“That’s what he would love to see happen, but it absolutely saddens him that he won’t be the one doing it,” said Mark Dunmire, an attorney and chairman of the board of Growth Industries, the Grandview-based company founded by his father.

Del Dunmire could not be reached for comment, but on Friday told his son to tell The Star that “the work should be done by somebody who is there, by someone who loves it like he does.”

It could happen. Because even detractors commend the work Dunmire did to restore the historic square. Workers stabilized buildings down to bedrock. They gutted interiors. Craftsmen worked thousands of hours restoring old brick and wood. They tuckpointed stone. New tile, new plaster, new flooring. Upgraded electrical and plumbing.

Bars and restaurants were decorated like places Dunmire had seen on his travels. After returning from a trip to Miami, Key West, Texas or the Georgetown area of Washington, D.C., he would tell employees, “Here’s what I want...”

A chandelier in a second-story banquet room is from the old President Hotel in Kansas City.

“Many of these buildings would not be standing today,” said Harrisonville Mayor Kevin Wood, who clashed often with Dunmire. “There is no question he did a very good job of preserving the square.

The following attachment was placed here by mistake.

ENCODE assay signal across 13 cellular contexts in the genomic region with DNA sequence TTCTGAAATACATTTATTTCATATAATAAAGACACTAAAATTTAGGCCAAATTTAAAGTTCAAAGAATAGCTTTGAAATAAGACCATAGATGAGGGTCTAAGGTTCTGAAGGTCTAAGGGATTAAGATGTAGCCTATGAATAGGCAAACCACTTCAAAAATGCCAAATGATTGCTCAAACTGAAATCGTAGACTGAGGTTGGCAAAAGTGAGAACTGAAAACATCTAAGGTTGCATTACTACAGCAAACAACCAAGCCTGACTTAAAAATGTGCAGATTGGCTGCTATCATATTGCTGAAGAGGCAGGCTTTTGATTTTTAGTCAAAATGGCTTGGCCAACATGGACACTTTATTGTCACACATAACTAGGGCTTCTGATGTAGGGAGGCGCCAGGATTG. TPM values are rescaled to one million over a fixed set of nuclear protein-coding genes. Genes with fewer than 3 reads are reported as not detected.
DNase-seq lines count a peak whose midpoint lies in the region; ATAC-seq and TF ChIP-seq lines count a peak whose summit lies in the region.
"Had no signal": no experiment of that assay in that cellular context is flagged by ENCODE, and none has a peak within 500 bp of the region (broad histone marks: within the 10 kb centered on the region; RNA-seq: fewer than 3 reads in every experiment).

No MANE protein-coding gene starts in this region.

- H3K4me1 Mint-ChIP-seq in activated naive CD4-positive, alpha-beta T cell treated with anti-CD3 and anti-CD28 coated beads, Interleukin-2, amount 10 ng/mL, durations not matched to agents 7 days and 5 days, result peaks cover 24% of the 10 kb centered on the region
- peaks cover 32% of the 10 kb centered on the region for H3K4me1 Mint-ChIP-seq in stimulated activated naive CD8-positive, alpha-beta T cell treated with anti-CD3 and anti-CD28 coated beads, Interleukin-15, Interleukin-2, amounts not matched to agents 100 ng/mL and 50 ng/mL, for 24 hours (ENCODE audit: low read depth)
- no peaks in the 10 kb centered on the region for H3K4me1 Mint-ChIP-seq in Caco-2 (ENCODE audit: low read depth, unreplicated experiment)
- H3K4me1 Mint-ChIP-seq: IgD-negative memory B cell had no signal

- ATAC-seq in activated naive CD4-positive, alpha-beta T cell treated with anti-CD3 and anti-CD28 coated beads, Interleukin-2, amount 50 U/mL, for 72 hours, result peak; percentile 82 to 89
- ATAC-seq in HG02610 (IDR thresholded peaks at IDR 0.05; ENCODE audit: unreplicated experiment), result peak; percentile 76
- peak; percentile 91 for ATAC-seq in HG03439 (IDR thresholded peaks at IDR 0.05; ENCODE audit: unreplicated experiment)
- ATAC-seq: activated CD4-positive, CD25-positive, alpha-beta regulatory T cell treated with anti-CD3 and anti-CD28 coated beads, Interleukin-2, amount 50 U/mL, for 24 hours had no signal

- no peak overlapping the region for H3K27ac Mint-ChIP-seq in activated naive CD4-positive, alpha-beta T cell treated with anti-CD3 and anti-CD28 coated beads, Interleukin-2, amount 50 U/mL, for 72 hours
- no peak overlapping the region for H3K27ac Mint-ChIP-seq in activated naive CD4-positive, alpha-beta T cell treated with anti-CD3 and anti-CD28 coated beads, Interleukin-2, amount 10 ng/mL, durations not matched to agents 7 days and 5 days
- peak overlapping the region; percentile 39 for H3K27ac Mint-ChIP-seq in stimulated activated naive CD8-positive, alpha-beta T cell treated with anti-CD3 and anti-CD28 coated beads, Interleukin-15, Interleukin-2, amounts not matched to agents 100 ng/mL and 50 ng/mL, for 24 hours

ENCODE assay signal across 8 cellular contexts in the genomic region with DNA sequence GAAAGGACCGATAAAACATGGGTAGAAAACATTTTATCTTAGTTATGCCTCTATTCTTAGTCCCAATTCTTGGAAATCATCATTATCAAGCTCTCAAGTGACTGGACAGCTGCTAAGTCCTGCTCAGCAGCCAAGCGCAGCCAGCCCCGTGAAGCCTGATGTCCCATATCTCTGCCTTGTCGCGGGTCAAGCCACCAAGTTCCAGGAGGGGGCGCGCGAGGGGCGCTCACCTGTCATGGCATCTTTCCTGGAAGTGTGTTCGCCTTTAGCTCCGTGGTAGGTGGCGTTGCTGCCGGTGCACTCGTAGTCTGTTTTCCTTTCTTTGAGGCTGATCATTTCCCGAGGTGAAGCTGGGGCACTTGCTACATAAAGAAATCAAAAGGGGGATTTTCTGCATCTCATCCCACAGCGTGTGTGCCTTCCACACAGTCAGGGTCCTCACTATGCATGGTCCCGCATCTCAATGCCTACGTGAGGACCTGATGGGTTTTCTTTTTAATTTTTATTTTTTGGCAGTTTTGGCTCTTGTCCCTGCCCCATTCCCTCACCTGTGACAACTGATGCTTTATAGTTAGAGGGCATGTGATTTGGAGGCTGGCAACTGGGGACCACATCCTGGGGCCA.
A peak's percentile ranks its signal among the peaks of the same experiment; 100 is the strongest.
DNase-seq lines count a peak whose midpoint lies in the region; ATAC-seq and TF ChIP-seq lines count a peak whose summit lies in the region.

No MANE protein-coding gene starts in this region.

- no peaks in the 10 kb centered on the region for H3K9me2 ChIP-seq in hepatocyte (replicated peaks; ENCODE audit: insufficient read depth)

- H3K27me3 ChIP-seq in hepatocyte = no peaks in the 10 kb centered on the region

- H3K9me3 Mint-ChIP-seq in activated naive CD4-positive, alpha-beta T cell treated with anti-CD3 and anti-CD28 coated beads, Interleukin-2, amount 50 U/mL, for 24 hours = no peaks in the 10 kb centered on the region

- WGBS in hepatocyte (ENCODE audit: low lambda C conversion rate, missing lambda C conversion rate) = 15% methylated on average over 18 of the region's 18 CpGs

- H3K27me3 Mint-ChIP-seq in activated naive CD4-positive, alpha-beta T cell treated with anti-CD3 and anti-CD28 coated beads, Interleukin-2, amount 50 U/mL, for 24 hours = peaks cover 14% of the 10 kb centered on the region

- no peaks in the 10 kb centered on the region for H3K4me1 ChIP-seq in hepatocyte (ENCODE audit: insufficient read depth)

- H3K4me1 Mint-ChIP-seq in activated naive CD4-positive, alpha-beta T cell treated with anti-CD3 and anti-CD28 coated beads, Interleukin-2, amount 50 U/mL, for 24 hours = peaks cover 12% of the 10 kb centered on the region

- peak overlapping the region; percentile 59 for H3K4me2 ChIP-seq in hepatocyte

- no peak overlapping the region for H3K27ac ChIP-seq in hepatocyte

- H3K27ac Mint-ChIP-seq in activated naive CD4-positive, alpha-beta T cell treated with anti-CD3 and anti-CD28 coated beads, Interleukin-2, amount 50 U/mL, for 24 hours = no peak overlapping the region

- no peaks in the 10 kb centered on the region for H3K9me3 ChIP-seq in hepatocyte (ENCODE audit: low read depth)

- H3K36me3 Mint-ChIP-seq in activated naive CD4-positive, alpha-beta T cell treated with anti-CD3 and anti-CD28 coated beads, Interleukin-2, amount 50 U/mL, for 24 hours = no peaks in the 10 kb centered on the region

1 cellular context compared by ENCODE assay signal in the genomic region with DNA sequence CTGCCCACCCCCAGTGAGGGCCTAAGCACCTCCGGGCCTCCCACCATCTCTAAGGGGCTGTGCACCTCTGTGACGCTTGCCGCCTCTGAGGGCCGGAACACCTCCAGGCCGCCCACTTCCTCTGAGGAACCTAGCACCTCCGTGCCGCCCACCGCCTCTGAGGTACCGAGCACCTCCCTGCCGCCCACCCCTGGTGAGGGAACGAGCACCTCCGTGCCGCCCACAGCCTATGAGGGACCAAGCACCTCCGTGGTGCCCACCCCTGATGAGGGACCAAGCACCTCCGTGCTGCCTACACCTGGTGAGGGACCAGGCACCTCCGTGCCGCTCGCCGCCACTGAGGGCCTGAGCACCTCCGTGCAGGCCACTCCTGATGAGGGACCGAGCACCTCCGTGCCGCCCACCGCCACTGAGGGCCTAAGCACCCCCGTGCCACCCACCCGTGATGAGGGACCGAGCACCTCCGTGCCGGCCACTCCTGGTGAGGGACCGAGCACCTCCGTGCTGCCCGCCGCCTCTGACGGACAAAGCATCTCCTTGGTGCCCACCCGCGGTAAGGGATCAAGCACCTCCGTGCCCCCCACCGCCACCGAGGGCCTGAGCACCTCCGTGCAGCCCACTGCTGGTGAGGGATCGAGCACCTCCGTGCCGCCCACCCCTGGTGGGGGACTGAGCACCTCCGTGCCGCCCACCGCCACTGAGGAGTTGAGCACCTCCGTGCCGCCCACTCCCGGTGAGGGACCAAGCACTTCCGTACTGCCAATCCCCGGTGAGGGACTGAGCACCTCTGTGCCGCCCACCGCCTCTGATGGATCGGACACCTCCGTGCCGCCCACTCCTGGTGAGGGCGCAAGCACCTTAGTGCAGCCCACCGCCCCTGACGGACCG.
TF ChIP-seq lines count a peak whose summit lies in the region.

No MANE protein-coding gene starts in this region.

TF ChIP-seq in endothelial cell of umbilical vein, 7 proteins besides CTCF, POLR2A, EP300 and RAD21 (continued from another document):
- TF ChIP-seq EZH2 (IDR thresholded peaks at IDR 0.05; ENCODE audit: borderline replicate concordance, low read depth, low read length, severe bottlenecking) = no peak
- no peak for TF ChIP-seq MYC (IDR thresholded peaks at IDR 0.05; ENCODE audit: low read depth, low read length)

“He fell short of expectations. But now we have something to move forward with for the next generations.”

Gary Hosack, a broker-principal for Crown Realty, said two groups had already visited Harrisonville to look at the properties.

One from New York is considering the square for possible development of an arts community.

“The other is from Las Vegas who is looking at a Westport-like district,” Hosack said.

The ads say the package deal presents “the opportunity to be named along with visionaries like Hughes, Disney, Barnum and Dunmire.”

No offers yet. And if one doesn’t come in, Mark Dunmire said he would continue the work himself.

A buyer could get a bargain. It’s unknown how much money Dunmire sank into the Harrisonville project.

“He spent a fortune,” Hosack said. “No rhyme or reason why he did it. He’s eccentric as hell, but I love the guy. He just had a grand dream that didn’t work.

“I’ve not talked to anyone who’s not excited about what’s going to happen next here. A lot of people still can’t believe he’s actually going to sell.”